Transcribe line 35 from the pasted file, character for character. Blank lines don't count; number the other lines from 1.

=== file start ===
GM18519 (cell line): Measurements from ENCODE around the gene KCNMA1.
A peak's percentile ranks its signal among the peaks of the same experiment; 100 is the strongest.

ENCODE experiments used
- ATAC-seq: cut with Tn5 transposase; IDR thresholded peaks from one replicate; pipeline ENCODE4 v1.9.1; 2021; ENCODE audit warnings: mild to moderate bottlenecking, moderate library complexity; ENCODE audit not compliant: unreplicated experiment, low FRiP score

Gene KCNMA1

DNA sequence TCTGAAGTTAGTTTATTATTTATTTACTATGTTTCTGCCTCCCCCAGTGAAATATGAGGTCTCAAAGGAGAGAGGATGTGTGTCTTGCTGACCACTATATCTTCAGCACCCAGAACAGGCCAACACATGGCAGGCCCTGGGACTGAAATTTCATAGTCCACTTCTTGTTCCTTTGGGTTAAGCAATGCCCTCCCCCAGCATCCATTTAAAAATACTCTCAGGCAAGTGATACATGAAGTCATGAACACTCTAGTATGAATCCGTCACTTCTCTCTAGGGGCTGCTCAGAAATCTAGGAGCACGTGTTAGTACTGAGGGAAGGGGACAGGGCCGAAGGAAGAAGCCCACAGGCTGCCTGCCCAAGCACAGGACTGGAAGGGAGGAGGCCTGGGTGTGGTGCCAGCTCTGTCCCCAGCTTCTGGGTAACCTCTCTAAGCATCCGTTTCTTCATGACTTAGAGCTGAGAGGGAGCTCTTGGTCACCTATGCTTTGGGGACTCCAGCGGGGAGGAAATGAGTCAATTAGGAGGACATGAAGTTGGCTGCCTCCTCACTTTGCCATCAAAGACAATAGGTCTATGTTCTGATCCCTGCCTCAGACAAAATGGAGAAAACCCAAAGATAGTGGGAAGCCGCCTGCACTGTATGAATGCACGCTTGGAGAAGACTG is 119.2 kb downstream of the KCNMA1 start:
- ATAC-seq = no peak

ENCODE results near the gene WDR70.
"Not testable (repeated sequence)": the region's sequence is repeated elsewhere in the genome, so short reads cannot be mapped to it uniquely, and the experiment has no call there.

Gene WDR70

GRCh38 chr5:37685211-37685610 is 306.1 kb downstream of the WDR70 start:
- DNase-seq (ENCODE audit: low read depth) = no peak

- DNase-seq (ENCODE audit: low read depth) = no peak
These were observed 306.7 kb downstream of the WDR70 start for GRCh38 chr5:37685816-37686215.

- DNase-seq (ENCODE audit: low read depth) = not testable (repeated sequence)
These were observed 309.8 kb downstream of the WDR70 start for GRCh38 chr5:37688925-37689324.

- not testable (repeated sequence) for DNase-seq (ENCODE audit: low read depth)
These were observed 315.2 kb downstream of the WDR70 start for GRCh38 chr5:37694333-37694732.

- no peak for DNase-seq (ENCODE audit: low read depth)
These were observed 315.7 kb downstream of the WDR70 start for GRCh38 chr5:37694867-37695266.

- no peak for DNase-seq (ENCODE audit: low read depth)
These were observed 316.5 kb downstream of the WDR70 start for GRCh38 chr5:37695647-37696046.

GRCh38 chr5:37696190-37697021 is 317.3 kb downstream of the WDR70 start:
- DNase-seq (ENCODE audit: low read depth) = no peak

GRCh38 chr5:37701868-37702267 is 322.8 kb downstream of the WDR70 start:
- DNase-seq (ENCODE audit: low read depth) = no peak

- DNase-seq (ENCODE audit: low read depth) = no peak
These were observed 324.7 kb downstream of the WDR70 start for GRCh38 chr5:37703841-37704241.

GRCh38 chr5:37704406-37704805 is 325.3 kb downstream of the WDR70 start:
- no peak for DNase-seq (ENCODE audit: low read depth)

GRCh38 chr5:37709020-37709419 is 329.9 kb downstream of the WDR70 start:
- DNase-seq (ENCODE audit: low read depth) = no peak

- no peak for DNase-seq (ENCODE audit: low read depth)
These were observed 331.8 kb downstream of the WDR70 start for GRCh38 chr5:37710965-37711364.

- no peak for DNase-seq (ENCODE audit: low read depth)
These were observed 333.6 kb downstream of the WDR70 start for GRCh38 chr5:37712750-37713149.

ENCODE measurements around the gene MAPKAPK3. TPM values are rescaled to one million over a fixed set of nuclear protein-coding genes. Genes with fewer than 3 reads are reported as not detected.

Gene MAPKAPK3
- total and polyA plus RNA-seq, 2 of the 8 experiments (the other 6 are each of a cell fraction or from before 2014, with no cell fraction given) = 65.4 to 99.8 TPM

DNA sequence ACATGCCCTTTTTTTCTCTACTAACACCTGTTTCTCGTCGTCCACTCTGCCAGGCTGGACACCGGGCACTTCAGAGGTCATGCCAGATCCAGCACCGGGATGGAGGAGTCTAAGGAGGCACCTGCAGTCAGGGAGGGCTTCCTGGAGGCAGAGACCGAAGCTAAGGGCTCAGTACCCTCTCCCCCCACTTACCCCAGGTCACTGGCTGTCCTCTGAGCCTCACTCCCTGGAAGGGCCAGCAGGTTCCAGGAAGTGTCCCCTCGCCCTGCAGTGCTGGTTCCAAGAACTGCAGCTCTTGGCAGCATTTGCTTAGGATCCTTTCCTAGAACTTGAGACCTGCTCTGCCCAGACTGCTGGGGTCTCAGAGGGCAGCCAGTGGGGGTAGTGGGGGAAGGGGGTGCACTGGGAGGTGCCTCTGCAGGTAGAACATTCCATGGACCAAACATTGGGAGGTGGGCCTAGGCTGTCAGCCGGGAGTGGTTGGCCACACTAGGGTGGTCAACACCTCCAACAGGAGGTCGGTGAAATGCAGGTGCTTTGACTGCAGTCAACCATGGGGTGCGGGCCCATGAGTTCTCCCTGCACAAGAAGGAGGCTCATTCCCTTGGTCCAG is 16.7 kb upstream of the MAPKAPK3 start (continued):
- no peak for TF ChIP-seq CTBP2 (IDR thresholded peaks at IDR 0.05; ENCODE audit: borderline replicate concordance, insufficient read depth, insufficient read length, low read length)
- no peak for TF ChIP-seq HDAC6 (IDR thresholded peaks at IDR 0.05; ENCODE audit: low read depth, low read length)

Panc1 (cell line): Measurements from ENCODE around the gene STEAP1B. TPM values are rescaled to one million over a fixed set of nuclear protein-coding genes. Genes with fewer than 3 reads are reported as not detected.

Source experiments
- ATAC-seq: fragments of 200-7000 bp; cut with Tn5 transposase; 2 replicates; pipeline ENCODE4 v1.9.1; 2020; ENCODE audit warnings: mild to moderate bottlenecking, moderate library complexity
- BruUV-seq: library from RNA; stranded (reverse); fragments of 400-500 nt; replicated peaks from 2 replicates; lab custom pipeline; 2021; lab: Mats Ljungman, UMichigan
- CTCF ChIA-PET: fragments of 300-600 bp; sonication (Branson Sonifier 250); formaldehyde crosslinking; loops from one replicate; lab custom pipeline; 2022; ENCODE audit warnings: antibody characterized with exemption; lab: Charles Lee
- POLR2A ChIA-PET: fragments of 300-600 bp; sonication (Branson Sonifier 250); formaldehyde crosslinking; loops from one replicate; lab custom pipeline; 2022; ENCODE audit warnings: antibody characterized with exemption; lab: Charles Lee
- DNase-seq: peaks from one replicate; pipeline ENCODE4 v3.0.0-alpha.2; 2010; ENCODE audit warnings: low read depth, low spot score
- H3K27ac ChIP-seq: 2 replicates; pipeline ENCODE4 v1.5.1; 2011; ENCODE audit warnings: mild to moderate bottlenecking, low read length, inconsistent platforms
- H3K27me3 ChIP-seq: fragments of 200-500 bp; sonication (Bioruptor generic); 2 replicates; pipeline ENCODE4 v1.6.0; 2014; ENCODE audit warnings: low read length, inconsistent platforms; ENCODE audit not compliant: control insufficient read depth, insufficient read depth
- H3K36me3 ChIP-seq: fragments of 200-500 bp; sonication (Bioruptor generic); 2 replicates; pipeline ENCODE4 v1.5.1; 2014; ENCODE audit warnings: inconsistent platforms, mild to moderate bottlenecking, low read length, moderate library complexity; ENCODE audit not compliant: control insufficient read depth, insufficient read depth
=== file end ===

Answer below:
- no peak for DNase-seq (ENCODE audit: low read depth)